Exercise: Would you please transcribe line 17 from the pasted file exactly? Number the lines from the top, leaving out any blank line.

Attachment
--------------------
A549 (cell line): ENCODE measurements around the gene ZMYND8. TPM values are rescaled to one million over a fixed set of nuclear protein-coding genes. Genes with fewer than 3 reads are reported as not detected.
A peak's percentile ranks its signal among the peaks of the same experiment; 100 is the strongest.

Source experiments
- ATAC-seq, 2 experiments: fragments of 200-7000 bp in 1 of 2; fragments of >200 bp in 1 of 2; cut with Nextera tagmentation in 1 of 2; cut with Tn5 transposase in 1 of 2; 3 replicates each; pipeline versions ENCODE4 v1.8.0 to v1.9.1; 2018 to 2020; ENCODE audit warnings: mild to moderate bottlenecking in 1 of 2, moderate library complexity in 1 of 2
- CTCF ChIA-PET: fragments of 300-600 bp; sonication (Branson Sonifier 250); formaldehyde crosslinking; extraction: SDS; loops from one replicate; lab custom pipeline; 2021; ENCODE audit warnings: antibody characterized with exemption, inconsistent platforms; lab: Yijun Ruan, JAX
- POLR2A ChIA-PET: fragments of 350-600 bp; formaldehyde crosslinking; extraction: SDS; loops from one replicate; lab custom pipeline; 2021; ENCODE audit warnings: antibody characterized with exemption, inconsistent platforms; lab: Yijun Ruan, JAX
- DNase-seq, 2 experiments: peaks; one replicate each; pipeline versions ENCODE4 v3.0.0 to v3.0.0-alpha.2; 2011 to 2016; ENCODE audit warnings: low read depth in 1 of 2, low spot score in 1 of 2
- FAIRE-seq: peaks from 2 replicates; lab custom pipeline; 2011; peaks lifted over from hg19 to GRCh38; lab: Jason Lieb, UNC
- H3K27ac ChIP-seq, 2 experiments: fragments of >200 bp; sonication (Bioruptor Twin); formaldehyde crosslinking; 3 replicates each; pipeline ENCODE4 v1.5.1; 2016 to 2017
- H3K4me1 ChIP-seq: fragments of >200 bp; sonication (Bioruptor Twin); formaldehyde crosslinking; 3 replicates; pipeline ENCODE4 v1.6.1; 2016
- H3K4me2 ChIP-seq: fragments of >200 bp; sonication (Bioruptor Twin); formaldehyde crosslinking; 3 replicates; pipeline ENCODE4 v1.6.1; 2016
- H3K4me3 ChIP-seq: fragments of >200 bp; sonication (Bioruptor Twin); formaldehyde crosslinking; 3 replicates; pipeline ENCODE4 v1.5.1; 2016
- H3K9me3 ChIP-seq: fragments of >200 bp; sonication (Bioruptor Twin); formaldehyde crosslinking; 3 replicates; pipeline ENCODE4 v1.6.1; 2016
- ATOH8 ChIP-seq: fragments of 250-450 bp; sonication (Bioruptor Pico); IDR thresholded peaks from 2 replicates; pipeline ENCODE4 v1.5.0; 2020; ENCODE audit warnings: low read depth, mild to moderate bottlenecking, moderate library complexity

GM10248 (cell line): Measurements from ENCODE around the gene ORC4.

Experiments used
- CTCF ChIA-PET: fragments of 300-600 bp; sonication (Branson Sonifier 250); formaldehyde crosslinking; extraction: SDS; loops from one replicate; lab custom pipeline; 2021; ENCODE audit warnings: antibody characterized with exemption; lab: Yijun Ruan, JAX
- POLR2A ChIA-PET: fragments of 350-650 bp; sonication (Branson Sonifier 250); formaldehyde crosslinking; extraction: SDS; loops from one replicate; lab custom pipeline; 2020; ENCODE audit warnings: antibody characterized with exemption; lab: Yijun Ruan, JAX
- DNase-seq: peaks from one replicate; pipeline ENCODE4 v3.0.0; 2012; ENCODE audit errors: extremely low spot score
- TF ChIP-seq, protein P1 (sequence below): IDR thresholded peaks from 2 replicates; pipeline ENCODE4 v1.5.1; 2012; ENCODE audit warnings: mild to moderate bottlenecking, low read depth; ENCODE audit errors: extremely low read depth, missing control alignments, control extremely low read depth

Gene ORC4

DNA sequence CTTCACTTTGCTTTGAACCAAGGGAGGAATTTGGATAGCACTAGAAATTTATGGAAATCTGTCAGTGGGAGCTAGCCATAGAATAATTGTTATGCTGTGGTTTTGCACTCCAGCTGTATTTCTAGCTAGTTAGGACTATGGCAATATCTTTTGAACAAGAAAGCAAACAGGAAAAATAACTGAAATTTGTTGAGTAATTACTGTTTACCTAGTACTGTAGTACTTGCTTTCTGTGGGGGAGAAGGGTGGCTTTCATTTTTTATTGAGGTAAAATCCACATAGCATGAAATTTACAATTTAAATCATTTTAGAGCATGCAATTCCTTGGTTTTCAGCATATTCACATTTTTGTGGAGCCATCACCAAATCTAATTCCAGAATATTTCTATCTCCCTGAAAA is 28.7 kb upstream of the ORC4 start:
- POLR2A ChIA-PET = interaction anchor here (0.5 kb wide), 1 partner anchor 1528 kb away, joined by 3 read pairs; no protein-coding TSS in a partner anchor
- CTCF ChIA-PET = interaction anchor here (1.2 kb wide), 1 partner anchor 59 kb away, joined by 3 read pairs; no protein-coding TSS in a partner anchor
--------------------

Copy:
- CTCF ChIA-PET: fragments of 300-600 bp; sonication (Branson Sonifier 250); formaldehyde crosslinking; extraction: SDS; loops from one replicate; lab custom pipeline; 2021; ENCODE audit warnings: antibody characterized with exemption; lab: Yijun Ruan, JAX